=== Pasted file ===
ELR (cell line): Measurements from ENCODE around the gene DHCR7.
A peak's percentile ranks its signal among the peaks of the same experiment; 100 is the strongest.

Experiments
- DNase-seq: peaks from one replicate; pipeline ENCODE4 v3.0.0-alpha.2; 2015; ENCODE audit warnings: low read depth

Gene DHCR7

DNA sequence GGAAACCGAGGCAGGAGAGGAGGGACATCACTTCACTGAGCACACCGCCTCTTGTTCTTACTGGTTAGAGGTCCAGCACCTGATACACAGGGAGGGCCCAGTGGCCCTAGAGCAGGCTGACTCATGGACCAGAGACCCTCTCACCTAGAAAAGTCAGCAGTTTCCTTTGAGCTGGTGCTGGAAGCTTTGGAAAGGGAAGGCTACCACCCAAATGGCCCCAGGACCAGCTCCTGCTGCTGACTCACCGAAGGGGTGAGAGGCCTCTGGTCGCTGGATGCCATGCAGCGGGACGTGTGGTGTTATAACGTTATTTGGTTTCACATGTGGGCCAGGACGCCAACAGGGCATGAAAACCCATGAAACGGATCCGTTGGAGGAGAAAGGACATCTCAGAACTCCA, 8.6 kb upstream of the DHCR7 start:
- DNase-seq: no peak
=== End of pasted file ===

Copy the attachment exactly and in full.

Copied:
ELR (cell line): Measurements from ENCODE around the gene DHCR7.
A peak's percentile ranks its signal among the peaks of the same experiment; 100 is the strongest.

Experiments
- DNase-seq: peaks from one replicate; pipeline ENCODE4 v3.0.0-alpha.2; 2015; ENCODE audit warnings: low read depth

Gene DHCR7

DNA sequence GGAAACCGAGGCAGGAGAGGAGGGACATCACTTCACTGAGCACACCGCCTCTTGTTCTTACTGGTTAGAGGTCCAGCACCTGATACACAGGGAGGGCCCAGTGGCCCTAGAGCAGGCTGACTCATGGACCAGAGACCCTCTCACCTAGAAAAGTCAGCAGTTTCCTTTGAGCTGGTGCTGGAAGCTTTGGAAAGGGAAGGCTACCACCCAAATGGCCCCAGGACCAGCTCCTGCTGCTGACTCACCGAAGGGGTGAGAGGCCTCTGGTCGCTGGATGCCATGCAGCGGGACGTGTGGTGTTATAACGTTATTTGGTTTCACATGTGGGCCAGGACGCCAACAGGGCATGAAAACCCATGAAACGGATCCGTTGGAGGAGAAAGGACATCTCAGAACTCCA, 8.6 kb upstream of the DHCR7 start:
- DNase-seq: no peak